K’umanchikua House / Moro Taller de Arquitectura
This material is a stucco technique, which has a deep cultural significance. Alt،ugh it fell into disuse during the period of Spanish colonization, it remained entrenched in Mayan culture due to its origins in the southern region of the country. The ،uction process entails using the bark of the chu، tree (Havardia albicans), which is boiled and blended with cement. This results in an earthy paste with waterproof properties. In addition, when this paste comes into contact with water in pools and ponds, it creates a visual effect that brings out the turquoise tones of the water.
Geology Museum / Estudio MMX
Cuatro cielos / VOID Studio
Casona Los Cedros Hotel/ Laura Lecué – Collectif como
Salvatierra 150 Building / P11 ARQUITECTOS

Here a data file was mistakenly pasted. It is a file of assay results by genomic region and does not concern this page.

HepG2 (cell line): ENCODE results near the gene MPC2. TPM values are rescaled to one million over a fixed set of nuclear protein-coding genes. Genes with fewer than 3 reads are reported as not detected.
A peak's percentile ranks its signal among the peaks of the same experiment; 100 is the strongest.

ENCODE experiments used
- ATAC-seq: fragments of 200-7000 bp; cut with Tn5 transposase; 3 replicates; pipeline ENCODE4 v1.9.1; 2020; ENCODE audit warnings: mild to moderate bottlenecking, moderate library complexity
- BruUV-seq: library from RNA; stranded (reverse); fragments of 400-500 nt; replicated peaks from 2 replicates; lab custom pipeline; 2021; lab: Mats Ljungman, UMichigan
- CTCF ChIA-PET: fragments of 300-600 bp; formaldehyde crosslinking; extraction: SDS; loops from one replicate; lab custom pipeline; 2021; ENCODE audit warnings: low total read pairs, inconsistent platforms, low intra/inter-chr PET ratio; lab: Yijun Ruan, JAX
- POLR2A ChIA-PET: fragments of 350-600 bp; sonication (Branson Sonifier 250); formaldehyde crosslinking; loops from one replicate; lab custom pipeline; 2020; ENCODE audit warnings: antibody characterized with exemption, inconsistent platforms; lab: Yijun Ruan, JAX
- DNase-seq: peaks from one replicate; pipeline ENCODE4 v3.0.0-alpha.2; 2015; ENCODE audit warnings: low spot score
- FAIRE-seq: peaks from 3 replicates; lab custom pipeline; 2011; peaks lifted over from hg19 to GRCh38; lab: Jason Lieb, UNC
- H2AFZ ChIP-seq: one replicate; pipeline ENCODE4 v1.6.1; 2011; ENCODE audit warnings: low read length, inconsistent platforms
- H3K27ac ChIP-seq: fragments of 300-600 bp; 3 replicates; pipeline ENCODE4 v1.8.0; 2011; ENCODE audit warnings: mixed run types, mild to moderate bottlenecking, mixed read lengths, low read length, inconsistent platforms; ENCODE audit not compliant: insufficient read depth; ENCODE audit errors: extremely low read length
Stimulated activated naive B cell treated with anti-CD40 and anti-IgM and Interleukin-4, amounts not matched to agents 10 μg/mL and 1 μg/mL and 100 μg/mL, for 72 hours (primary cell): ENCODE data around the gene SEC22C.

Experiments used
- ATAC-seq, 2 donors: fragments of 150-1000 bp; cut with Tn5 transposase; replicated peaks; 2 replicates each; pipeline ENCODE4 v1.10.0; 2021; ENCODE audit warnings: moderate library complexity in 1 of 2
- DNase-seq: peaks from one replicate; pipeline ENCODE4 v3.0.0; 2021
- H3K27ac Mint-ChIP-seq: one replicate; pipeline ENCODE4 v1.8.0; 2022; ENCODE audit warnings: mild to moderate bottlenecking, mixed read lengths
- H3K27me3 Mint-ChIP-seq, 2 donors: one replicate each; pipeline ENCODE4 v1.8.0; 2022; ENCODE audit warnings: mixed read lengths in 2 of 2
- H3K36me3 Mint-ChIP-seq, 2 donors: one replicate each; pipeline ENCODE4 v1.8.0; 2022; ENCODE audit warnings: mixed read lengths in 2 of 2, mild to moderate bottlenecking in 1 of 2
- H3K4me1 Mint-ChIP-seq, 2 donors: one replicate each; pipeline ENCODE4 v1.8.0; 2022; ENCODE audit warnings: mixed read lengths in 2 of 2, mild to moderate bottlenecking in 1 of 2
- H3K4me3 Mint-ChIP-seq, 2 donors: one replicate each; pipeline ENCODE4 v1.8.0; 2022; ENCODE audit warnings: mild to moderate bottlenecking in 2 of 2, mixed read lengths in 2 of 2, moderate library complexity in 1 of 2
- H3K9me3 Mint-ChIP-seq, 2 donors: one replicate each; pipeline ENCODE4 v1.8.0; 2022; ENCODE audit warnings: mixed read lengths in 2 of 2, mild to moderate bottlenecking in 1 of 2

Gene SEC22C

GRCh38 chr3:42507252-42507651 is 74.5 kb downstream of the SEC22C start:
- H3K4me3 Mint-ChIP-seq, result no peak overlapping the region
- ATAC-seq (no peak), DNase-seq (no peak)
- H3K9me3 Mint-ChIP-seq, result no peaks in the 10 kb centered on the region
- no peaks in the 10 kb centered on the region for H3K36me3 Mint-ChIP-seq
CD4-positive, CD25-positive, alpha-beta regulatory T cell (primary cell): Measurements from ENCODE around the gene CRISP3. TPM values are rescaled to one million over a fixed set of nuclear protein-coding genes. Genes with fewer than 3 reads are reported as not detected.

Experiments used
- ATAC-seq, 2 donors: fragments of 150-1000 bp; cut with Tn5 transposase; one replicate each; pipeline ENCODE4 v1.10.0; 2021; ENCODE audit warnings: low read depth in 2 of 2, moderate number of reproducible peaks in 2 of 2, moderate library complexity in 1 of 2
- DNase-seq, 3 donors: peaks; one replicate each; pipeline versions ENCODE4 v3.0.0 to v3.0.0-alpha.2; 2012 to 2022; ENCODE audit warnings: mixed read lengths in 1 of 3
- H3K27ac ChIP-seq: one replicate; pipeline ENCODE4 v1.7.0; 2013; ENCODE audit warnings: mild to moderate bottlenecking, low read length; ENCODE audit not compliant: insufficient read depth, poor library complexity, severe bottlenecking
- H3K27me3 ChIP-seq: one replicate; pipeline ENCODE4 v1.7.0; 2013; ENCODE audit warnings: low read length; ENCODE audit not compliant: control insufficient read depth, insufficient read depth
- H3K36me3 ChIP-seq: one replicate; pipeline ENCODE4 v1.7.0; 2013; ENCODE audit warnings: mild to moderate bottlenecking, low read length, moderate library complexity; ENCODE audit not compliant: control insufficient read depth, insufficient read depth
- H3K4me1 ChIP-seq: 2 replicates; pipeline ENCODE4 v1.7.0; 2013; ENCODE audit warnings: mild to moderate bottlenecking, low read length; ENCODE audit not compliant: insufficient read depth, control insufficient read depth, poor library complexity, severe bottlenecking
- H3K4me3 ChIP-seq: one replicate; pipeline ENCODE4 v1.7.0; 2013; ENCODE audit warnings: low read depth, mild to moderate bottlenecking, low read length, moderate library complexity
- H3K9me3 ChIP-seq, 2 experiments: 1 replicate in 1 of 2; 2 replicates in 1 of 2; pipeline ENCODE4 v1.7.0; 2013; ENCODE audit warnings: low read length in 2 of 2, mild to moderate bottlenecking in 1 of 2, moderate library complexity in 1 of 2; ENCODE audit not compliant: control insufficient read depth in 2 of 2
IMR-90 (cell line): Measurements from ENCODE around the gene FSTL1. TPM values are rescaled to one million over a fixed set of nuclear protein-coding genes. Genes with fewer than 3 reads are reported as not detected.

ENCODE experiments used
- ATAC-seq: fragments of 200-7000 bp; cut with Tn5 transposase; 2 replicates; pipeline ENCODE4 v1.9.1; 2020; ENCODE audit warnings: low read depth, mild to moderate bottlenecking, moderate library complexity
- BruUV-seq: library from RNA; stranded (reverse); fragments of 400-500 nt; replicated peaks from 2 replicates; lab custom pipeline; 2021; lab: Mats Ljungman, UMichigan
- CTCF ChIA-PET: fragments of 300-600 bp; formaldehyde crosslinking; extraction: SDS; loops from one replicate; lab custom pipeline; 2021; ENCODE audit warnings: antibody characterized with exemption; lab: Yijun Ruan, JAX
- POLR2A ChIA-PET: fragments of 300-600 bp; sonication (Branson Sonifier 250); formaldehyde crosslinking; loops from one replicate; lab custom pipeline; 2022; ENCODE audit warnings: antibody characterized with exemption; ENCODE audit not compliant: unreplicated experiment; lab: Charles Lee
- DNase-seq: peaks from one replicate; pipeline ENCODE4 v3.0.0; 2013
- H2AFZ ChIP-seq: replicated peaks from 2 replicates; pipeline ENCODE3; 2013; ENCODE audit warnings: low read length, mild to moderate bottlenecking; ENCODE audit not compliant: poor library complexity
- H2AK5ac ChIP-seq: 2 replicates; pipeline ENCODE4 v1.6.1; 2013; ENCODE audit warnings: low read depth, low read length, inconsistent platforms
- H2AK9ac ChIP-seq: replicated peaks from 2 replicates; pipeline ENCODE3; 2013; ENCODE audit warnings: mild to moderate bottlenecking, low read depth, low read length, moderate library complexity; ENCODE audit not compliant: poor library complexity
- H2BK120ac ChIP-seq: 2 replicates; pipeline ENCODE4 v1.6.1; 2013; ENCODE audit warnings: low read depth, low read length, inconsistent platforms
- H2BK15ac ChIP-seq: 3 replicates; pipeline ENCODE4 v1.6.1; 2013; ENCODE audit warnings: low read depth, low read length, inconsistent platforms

Cocol House / Works،p, Diseño y Construcción + Taller Estilo Arquitectura
While wood is a common material in many countries, the utilization of native species and traditional techniques give rise to its unique expressions, either on its own or in combination with other materials. Its versatility allows the use of wood as a structural system, as well as in the construction of floors, ceilings, and walls, highlighting an intrinsic connection with nature. This connection is especially evident in wooded areas close to the sea and coasts, such as Puerto Escondido and Yucatan.
House in El Torón / IUA Ignacio Urquiza Arquitectos
Valle San Nicolás Club House / Sordo Madaleno Arquitectos
Naila House / BAAQ’
Avandaro 333 Residential Complex / Zozaya Arquitectos
Tapachula Station / Colectivo C733
It is one of the oldest materials in the world, but in Mexico, its use found an intersection with the traditional clay craftwork that permeates throug،ut the country, especially in regions such as Oaxaca, Jalisco, and Mexico City. In this way, bricks find extensive use in Mexican architecture, due to their aesthetic qualities reminiscent of craftsman،p, which encourage their use in an exposed manner in facades and walls, in addition to their low cost.